As 2023 drew to a close, the lumber market held firm in pricing, as sales were buoyed by a tightening supply and moderate demand. To curb on-hand volumes, dealers stuck to highly mixed, fill-in trucks from distributors and remained cautious not to buy anything more than what they felt was enough to cover their near-term needs. This is a common stance when closing out the year as businesses often conduct year-end inventories (and no one wants to count a full yard) but, in addition businesses also get taxed on the value of their inventory year over year if it has increased. Despite those two motivators to run lean, there also appeared to be little concern that the market would change much in the near term, despite lumber mills closing for several weeks to celebrate the holidays and retool their equipment. By most reports, buyers have covered their projected needs by scheduling trucks for delivery after the New Year and business has been steady enough to merit patchy orders for prompt delivery from distributors. The lack of new truckload orders for the mills has kept pricing from increasing to any notable extent. Our biggest challenge at this time appears to be weather-related, and how it may affect demand and transportation. As dealers roll in to 2024 with lean inventories, distributors are as well as they have been the chief source for fill-in stock. It takes mills some time to get back up to normal production levels and they will be fulfilling the orders of distributors first, as they have created most of the order files. It remains to be seen, but if dealers are living too closely hand to mouth, weather delays and thin inventories could create a sales surge that may cause a spike in demand. Keeping that in mind, for January we anticipate that pricing will remain flat but firm with the outside risk of an increase, if the scenario described above plays out.
Planning and forecasting play key roles for a lumber buyer, and both are critical in determining what you buy, who you buy from, when to buy it and how much you are willing to pay for it. Your chosen strategy for procurement and how well you are able to read the upcoming need for both supply and demand can greatly affect the quality and price of the lumber you buy. For instance, it is always best to buy directly from a lumber mill. Fill-ins from distributors cost more and you usually cannot get the mill of your choice, so oftentimes you must concede on quality or even the grade. However, the benefits of buying from a distributor are that you do not have to buy a full truckload and they typically deliver in a few days. As we have seen with the wholesale market of late, many dealers have gone this route so that they can keep their inventories low, but it comes at a cost that is often seen in loss of margin and overall quality. There are greater advantages in buying directly from a mill, but it can be tricky as there are set parameters that need to be met for a truck to ship. For instance, you can’t always get everything you need from a single mill and that’s because most mills have limitations, either in capability of production (studs come from stud mills, framing comes from lumber mills) or geography (wide width, long length lumber comes from the West Coast, where the trees are bigger. Smaller dimensions are available on the East Coast). In almost every case, you need to assemble a line up of material that you are willing to buy that that particular mill can produce, meet their minimum quantities and then plan for their lead time, which not only includes where your order falls into the production schedule, but also depends heavily on the origin of the mill and the mills’ ability to secure a carrier to make the delivery. All told, lead times from date of order to date of arrival for most lumber trucks to the Cape are usually at least two and a half to three weeks, but quite often they can be much longer. The key to successfully purchasing lumber is to have enough on hand to cover your average needs and to plan ahead by buying out far enough so that by the time your inventory is running in the red zone, a fresh shipment is coming in through the gate (an ideal, but elusive scenario that every buyer tries to make as their goal). As there are always delays, this is where distribution comes in to the part of lumber buying: it’s excellent to have a local distributor that you can buy “fill-in” stock from, but only as long as you don’t have to rely upon it too much as it does cost more and you can only get what they have to offer. As part of our strategy for buying our needs for the coming year, we enter into contracts and agreements with mills who will commit to fulfilling our desired quantities for the material we specify and agree to ship them within our requested time frames. Unlike distribution, this guarantees us the material of our choice, controls pricing and quality and establishes valuable one-on-one relationships with the actual producers.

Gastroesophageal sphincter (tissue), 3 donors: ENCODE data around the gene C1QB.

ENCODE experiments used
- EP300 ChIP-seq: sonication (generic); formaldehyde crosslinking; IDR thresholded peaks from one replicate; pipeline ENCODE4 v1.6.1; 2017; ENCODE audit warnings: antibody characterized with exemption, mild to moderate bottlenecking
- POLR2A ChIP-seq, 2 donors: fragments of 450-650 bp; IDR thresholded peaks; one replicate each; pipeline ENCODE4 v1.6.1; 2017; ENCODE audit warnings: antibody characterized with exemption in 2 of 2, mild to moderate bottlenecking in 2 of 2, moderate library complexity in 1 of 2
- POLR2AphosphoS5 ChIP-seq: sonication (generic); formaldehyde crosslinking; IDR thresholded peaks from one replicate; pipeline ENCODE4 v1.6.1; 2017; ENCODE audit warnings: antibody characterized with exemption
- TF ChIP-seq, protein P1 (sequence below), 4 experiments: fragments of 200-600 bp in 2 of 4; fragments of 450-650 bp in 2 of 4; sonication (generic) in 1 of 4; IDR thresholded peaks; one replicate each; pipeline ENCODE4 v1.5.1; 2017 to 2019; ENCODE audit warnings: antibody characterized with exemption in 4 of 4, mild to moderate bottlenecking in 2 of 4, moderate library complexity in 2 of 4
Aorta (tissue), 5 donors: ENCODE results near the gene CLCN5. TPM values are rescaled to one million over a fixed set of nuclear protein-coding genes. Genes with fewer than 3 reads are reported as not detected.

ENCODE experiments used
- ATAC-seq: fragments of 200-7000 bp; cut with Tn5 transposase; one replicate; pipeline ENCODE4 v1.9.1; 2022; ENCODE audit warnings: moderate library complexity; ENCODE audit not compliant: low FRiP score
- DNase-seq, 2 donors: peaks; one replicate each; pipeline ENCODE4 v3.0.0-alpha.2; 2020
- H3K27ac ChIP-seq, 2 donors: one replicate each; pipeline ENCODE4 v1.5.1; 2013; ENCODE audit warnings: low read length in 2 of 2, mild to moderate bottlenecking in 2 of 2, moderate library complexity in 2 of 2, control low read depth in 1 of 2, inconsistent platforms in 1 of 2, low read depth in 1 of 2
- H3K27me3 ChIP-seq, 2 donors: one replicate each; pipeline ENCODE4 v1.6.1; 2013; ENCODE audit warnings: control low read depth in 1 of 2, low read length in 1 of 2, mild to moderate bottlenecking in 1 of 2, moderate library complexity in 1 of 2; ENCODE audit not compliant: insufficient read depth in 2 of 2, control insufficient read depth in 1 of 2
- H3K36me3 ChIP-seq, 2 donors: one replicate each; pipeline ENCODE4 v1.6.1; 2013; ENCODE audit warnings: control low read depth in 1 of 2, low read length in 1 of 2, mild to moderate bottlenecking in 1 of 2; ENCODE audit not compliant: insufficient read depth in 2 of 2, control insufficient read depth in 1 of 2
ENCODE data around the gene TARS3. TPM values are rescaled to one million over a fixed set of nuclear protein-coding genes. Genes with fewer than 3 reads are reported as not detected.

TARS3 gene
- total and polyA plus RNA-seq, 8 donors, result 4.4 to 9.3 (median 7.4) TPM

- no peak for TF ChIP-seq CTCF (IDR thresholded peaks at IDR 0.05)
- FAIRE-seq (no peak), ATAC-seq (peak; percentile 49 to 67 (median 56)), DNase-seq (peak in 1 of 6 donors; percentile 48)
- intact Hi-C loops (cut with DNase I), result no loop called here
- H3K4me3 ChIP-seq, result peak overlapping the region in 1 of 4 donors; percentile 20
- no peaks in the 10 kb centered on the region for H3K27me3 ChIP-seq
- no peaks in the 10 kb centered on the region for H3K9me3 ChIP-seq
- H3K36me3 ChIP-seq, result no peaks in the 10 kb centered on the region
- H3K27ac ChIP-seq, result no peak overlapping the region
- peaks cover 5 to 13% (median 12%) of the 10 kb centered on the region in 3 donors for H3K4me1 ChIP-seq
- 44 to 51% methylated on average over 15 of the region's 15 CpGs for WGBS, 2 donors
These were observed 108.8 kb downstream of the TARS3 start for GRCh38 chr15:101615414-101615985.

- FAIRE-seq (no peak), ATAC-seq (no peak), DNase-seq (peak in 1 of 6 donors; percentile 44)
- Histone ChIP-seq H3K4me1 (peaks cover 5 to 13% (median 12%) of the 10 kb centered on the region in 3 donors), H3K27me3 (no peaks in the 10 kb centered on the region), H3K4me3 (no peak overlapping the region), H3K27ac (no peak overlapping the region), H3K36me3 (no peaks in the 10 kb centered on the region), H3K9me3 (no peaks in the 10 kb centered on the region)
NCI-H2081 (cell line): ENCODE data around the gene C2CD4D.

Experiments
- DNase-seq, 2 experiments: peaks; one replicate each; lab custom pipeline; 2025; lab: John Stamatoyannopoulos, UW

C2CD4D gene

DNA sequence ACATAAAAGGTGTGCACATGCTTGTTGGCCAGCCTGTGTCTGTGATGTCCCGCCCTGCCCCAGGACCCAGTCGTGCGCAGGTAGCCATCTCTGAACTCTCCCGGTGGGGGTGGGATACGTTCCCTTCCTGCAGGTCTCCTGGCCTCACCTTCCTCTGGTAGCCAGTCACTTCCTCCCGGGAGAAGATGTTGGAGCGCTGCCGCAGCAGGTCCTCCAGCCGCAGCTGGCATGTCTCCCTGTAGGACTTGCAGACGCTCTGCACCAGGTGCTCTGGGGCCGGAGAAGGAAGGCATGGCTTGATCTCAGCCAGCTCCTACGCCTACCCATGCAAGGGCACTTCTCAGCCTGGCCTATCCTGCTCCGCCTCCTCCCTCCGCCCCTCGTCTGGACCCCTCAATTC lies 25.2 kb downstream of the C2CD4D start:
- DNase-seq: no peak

Our relationships with the mills help us to ensure that we have the best quality and competitively priced stock of what you need, when you need it. Conversely, establishing great relationships with you, our customer, helps us define the murky term “needs”. As Partners to the Pro’s, we pride ourselves on exceeding your expectations by working closely with both the “supply” side and the “demand” side of business. Thank you for your past, present and future business and have a Happy New Year!